This research is being funded by the Health Research Council of New Zealand.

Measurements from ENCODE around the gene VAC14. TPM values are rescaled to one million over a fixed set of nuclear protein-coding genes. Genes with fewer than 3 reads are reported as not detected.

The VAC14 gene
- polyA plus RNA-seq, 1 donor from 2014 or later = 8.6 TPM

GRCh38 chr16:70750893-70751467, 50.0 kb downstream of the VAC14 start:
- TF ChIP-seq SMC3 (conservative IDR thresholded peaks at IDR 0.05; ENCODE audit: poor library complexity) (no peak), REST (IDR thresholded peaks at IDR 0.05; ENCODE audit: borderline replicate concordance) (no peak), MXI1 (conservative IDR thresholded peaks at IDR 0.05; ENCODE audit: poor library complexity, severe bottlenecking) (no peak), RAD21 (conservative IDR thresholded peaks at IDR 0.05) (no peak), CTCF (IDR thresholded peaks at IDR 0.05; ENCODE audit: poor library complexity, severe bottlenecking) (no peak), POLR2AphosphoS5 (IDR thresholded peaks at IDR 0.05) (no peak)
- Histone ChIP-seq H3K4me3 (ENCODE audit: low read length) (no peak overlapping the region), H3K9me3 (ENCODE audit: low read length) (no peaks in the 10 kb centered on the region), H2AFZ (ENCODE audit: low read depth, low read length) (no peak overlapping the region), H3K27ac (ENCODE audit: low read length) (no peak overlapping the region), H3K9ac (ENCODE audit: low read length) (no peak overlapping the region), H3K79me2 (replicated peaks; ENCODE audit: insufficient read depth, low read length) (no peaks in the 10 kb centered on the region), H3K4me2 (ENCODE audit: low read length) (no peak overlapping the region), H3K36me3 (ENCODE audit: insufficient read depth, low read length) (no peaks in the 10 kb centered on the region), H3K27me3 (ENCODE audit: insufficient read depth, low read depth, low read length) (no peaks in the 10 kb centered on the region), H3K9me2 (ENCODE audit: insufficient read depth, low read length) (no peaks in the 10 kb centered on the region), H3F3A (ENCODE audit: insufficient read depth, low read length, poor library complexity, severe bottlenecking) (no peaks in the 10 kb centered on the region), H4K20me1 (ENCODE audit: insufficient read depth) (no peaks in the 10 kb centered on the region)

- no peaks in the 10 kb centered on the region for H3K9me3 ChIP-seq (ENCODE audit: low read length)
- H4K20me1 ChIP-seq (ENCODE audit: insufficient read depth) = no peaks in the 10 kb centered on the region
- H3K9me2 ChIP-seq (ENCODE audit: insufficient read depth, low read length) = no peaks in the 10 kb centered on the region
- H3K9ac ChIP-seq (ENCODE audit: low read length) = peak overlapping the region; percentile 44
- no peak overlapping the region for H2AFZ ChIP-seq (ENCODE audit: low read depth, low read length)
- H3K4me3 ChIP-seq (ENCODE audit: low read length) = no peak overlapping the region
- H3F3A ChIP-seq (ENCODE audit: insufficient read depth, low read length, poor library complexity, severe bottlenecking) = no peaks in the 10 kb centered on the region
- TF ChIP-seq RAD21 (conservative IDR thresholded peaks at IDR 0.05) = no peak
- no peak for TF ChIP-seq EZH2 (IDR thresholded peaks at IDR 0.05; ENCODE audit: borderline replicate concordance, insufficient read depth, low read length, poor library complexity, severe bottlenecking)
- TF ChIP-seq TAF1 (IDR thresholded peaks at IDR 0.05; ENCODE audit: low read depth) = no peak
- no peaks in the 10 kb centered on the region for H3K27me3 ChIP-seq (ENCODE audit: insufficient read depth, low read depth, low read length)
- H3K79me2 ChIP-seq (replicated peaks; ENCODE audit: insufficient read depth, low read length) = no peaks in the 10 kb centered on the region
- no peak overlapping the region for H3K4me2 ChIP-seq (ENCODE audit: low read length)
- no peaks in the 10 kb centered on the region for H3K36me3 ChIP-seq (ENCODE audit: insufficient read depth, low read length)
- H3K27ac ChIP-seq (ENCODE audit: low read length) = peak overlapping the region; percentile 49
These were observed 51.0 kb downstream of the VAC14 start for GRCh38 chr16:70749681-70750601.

The need for contextualised, culturally safe health/social services is well recognised within Aotearoa, particularly within Mental Health and Addiction Services. However this response can often be polarised, limited in its focus utilising generic Maori cultural constructs or iwi non-specific, total population impacts of trauma for Maori. The intervening logic is either individualised or ethnically generalised. While trauma is an experience that can impact on all people, Māori experience trauma in distinct ways, similarly hapu/iwi have experienced trauma in distinct ways. These are linked to localised experiences of colonisation, racism, discrimination and subsequent unequal rates of violence, poverty and ill health. Given that hapu and iwi have been impacted by trauma in distinct ways it is important to identify practice principles that can contribute to the development of a framework that supports Māori Providers working with Māori individuals to better understand and respond to trauma within a whanau, hapu, iwi context.